Some other dogs don’t do well at all in below-freezing temperatures — some are small and short-haired, for example, or they’re in poor health, or they’re very young, or they are just not accustomed to spending long periods outside.
The most important factor in deciding what your dog needs is you. For a 20-minute walk outside, most healthy dogs don’t need a coat. However, if your dog gets cold quickly or appears to be suffering even after a short time outside, it’s worth trying a well-fitted vest or sweater.
Send your questions or pet care tips to
© 2019 King Features Synd., Inc.
Napoleonic prisoners made this bone game box with a sliding top. It held a cribbage board and 26 dominoes. The set sold for $960.
Military collectibles are more than swords and guns, although there are many antique and vintage weapons at auction. But there also are many other collectibles: uniforms, photographs or earlier daguerreotypes, scrimshaw, jewelry made from coins, vases made from brass bullet casings, stitched-wool pictures of boats, and many other crafts that were made during free time on ships, land or in prison camps. The earliest ones found in sales and stores today probably are the intricate ship models and other crafts from the 1700s.
During the Napoleonic Wars (1793-1815), over 120,000 French prisoners were held in camps in England. There was nothing to do, so they began making all sorts of things from materials at hand, like straw, wood and bones from pigs and mutton eaten at dinner, and ivory from whales. The prisoners were not volunteers; they had been conscripted and left lives as carpenters, farmers and tradespeople with many skills. The British let the prisoners sell their handiwork and keep the money. Gifts for children were popular, and games like dominoes and cribbage were easy to make from square or rectangular pieces of bone. They were then given markings needed for the game.
One such set of dominoes seemed to be a collection of different nonmatching dominoes, perhaps using parts of other partial sets. The box holding the dominoes and a cribbage board had a sliding top. The set sold at an Eldred’s Marine auction for $960. The box is 6 1/2 inches long by 1 1/4 inches wide.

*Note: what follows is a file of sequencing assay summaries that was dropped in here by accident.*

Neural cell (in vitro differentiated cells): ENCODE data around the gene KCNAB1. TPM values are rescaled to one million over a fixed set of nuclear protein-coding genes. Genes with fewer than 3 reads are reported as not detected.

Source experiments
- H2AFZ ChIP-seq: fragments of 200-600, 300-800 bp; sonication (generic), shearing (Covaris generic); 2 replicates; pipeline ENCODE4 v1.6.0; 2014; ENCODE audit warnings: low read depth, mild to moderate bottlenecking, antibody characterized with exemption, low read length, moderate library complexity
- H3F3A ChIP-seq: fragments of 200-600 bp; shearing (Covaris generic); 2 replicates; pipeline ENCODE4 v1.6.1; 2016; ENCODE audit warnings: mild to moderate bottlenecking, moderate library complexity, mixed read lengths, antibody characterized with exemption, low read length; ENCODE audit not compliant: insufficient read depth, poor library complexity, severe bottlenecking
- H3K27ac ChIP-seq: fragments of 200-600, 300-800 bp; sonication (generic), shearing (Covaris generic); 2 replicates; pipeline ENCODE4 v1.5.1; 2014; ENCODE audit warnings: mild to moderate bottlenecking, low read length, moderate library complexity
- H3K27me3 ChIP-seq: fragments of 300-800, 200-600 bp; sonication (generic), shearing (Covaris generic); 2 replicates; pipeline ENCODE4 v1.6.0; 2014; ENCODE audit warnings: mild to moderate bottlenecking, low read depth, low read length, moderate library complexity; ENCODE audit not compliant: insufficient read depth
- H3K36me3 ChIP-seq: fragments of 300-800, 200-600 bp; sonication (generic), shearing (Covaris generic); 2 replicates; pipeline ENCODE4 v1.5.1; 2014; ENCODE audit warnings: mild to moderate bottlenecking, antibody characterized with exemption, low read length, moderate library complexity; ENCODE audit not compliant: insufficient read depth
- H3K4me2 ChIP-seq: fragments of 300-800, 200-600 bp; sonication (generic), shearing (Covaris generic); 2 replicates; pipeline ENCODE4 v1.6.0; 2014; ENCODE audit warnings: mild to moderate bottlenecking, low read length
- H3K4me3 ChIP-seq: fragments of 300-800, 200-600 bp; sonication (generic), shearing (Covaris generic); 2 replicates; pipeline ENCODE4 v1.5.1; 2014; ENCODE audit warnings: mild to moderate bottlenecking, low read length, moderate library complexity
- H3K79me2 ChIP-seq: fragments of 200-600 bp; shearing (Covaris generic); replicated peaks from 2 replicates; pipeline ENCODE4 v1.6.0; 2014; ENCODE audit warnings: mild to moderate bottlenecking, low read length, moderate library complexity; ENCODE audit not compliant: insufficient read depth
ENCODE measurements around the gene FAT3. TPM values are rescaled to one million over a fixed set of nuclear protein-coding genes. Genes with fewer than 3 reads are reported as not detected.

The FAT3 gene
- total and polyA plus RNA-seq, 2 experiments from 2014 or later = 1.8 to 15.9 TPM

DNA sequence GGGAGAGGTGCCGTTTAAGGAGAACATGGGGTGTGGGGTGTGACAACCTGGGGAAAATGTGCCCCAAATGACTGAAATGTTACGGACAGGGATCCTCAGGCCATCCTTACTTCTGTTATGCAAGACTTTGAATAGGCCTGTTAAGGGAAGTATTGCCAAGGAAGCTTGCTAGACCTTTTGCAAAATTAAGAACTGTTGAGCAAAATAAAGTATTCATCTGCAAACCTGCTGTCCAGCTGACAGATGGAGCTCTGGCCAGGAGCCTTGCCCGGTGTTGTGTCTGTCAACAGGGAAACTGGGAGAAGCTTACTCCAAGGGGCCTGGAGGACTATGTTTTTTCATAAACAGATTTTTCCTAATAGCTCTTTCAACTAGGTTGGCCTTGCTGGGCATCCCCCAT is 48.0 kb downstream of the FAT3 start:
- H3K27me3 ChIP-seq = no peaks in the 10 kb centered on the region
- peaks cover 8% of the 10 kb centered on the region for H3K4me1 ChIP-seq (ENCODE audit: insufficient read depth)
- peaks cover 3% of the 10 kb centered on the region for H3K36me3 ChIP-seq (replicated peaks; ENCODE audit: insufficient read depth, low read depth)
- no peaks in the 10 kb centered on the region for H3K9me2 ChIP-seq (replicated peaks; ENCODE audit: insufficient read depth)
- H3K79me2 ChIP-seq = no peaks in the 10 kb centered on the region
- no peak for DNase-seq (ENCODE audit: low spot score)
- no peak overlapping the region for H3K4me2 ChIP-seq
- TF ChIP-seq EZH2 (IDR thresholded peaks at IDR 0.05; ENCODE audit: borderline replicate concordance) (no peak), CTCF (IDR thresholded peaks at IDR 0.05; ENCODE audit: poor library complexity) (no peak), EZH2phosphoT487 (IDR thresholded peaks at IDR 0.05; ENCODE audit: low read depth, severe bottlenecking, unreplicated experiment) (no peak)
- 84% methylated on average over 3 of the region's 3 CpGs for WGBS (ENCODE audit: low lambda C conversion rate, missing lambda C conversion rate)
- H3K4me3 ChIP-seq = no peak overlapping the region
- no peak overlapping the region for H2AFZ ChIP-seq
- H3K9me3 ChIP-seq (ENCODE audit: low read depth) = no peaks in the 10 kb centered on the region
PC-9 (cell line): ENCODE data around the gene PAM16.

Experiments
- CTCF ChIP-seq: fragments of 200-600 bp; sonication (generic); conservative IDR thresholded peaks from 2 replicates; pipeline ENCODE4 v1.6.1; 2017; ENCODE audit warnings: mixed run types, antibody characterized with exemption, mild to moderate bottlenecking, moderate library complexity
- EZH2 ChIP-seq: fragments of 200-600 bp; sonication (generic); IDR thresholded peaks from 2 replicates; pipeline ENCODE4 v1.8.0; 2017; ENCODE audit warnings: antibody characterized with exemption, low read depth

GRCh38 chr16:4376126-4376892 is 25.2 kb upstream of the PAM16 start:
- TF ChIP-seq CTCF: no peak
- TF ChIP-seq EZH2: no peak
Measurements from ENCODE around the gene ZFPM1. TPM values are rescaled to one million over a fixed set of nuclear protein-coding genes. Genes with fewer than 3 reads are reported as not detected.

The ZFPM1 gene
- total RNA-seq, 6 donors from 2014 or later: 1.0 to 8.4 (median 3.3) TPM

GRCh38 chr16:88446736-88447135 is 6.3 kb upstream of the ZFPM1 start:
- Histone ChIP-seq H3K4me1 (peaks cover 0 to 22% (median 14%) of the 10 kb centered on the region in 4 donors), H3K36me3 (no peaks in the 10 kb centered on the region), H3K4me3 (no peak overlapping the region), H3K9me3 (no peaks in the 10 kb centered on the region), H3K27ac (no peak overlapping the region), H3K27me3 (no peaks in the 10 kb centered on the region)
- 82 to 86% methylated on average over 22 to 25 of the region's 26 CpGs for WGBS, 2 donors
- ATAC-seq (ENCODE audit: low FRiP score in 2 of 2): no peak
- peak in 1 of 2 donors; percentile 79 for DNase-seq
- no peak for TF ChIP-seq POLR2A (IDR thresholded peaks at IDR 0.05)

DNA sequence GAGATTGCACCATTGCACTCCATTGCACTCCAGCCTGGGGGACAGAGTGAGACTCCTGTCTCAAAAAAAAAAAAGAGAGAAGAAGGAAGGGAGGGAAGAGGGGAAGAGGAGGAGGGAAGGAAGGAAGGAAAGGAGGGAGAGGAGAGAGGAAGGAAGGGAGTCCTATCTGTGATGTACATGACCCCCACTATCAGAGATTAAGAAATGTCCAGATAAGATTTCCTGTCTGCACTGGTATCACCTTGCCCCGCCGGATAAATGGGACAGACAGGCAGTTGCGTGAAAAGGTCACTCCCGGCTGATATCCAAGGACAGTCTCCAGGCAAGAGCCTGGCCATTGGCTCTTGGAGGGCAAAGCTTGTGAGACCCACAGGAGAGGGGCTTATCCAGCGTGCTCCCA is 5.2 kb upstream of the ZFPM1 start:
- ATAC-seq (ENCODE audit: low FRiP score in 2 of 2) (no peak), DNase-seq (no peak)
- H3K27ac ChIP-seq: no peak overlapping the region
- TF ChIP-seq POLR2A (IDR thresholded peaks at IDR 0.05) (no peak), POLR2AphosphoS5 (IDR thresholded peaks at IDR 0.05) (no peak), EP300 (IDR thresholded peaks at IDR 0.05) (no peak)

My family has a photograph of a female relative done by the Chicago Portrait Co. This is a photograph, not a painting or drawing. It’s in a frame with a domed glass cover. How can I determine the date of the photograph?
The Chicago Portrait Co. was in business from 1893 to at least 1940. The company was known for its portraits made from old photographs, which were sold by traveling salesmen. The photographs were enlarged and colored with pastels, watercolor, oil paint, crayon or India ink, or created with sepia tones and then printed on a curved piece of cardboard. The salesman brought the picture back in a domed wood frame, making it more expensive than buying the picture alone. Since the picture was on curved cardboard, it had to be displayed in a domed frame. The salesman made his money by getting the customer to buy the expensive frame. Domed glass frames were popular from about 1880 to 1920.
Sugar and creamer, purple band, purple bird, green handles, PM Moschendorf, Bavaria, 2 pieces, $5.
Book, Old farmer’s almanac, by Robert B. Thomas, anecdotes and poetry, 69th publication, New England states, 48 pages, 1861, $120.
Shaker, spool carrier, tiger maple, six carved spool holders, c. 1840, 3 1/2 x 4 1/4 inches, $360.
Tapestry, lady, unicorn, lion, attendant, canopy, red, blue, France, 1900s, 7 ft. 4 in. x 5 ft. 6 inches, $500.
TIP: Don’t store a diamond with other jewelry. It may scratch the other stones.
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© 2019 King Features Synd., Inc.
Stuffed Pork Chops